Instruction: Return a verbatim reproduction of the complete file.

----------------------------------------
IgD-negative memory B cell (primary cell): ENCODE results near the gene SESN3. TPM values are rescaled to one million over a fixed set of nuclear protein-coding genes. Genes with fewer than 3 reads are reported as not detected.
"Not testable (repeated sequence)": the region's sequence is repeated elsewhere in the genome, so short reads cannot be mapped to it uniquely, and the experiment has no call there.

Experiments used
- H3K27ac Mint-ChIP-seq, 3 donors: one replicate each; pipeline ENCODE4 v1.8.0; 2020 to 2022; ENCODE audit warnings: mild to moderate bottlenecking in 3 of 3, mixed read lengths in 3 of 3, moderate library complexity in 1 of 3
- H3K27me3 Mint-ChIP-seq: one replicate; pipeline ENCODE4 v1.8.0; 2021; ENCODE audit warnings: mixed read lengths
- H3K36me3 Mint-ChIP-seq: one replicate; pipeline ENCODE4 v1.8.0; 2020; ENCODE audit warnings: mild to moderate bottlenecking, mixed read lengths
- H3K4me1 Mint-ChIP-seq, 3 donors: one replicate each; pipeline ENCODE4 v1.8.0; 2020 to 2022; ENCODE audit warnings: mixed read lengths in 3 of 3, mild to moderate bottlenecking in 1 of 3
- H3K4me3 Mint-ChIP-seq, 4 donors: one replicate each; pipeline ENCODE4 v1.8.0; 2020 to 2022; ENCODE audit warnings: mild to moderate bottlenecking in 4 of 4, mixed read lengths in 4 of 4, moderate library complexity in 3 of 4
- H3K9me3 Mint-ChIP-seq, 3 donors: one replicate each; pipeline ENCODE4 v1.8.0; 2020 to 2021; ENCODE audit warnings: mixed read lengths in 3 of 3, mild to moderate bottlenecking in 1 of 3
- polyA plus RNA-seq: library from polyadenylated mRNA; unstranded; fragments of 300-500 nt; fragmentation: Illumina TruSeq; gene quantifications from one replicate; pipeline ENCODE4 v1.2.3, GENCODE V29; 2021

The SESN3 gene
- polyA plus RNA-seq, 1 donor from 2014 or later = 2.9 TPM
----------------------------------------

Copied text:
IgD-negative memory B cell (primary cell): ENCODE results near the gene SESN3. TPM values are rescaled to one million over a fixed set of nuclear protein-coding genes. Genes with fewer than 3 reads are reported as not detected.
"Not testable (repeated sequence)": the region's sequence is repeated elsewhere in the genome, so short reads cannot be mapped to it uniquely, and the experiment has no call there.

Experiments used
- H3K27ac Mint-ChIP-seq, 3 donors: one replicate each; pipeline ENCODE4 v1.8.0; 2020 to 2022; ENCODE audit warnings: mild to moderate bottlenecking in 3 of 3, mixed read lengths in 3 of 3, moderate library complexity in 1 of 3
- H3K27me3 Mint-ChIP-seq: one replicate; pipeline ENCODE4 v1.8.0; 2021; ENCODE audit warnings: mixed read lengths
- H3K36me3 Mint-ChIP-seq: one replicate; pipeline ENCODE4 v1.8.0; 2020; ENCODE audit warnings: mild to moderate bottlenecking, mixed read lengths
- H3K4me1 Mint-ChIP-seq, 3 donors: one replicate each; pipeline ENCODE4 v1.8.0; 2020 to 2022; ENCODE audit warnings: mixed read lengths in 3 of 3, mild to moderate bottlenecking in 1 of 3
- H3K4me3 Mint-ChIP-seq, 4 donors: one replicate each; pipeline ENCODE4 v1.8.0; 2020 to 2022; ENCODE audit warnings: mild to moderate bottlenecking in 4 of 4, mixed read lengths in 4 of 4, moderate library complexity in 3 of 4
- H3K9me3 Mint-ChIP-seq, 3 donors: one replicate each; pipeline ENCODE4 v1.8.0; 2020 to 2021; ENCODE audit warnings: mixed read lengths in 3 of 3, mild to moderate bottlenecking in 1 of 3
- polyA plus RNA-seq: library from polyadenylated mRNA; unstranded; fragments of 300-500 nt; fragmentation: Illumina TruSeq; gene quantifications from one replicate; pipeline ENCODE4 v1.2.3, GENCODE V29; 2021

The SESN3 gene
- polyA plus RNA-seq, 1 donor from 2014 or later = 2.9 TPM